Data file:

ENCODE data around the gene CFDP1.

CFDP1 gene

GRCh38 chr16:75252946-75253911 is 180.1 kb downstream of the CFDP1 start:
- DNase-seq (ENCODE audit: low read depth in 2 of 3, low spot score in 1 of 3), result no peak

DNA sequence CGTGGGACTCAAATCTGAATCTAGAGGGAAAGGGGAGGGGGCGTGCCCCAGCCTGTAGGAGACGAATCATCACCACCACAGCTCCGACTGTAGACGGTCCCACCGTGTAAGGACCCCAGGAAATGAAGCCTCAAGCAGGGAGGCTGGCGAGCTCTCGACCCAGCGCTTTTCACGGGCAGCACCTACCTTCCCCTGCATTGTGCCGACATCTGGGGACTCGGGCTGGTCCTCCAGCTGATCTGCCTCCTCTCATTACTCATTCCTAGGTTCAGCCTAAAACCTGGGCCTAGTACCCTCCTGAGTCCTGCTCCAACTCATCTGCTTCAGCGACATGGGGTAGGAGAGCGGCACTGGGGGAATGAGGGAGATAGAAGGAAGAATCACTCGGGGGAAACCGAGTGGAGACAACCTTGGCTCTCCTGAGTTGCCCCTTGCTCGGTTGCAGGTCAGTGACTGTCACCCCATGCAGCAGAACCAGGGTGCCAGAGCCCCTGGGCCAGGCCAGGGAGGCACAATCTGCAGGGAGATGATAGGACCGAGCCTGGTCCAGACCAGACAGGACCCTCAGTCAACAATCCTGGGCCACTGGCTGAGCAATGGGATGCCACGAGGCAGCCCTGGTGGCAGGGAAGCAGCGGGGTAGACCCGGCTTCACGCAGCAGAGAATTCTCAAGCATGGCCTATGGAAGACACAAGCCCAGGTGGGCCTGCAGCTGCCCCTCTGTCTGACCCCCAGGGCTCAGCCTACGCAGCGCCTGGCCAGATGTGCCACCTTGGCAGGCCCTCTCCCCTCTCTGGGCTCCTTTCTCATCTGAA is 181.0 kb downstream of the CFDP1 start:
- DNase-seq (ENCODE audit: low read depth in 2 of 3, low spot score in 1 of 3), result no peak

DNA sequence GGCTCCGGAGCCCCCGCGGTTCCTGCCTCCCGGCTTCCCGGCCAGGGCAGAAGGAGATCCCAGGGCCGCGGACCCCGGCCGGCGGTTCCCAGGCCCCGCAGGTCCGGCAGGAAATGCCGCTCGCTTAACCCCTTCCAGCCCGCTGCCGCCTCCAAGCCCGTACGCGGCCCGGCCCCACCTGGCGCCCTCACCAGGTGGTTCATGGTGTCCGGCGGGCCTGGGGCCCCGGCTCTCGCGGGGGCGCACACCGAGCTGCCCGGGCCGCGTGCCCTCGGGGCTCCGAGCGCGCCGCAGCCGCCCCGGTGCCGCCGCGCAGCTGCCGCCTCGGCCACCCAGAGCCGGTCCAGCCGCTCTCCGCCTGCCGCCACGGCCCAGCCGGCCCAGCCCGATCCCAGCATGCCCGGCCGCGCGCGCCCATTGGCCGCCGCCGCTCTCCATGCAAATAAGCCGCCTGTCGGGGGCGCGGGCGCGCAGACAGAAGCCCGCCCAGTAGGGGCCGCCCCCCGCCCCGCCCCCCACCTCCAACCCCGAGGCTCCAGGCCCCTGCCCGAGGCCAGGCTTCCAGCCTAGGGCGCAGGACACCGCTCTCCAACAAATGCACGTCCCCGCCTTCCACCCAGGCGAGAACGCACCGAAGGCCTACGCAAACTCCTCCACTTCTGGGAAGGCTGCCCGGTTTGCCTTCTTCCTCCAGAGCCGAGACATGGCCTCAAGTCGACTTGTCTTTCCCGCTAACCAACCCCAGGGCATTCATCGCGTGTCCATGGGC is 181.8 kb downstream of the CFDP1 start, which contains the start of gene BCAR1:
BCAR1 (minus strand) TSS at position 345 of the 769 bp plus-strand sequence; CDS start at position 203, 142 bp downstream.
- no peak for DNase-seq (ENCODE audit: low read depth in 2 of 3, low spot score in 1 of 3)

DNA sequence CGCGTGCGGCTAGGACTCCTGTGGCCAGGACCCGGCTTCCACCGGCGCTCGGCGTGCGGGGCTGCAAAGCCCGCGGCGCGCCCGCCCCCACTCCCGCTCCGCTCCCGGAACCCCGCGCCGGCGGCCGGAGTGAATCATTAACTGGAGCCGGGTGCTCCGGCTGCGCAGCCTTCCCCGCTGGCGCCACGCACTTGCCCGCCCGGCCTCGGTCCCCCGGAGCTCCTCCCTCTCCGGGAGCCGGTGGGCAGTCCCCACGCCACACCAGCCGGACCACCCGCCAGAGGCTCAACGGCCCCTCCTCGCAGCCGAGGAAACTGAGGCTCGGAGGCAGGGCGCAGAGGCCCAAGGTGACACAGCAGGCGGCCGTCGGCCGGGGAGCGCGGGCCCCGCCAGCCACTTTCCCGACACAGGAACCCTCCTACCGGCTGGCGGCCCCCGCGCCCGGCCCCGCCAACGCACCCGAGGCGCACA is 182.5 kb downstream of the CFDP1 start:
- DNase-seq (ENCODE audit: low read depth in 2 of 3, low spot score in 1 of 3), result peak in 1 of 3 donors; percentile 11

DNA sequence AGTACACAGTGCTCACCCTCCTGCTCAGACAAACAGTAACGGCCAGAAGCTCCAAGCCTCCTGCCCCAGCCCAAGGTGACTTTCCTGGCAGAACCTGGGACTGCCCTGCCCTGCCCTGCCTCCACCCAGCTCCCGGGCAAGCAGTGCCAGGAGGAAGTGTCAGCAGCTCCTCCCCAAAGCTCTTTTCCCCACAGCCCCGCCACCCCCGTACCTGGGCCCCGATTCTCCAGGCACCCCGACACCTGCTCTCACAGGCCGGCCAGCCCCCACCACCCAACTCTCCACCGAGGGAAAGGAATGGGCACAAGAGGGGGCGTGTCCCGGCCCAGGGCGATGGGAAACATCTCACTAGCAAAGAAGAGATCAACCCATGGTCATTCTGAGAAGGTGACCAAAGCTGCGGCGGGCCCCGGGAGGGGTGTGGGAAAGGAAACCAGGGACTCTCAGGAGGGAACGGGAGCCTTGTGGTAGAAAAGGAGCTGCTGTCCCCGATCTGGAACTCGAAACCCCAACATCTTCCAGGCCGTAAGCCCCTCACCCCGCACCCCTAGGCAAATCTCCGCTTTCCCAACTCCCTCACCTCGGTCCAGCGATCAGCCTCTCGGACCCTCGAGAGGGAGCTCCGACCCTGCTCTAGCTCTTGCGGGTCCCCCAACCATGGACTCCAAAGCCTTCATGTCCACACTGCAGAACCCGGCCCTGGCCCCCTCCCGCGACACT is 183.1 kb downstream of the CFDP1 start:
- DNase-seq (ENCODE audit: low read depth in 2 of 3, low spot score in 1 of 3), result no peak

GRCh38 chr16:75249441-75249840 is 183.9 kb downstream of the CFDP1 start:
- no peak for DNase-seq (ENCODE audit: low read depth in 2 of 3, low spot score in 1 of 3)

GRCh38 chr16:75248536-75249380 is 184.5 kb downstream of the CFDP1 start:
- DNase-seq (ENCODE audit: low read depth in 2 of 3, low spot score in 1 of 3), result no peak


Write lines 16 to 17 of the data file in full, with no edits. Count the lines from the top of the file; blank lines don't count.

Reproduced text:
GRCh38 chr16:75248536-75249380 is 184.5 kb downstream of the CFDP1 start:
- DNase-seq (ENCODE audit: low read depth in 2 of 3, low spot score in 1 of 3), result no peak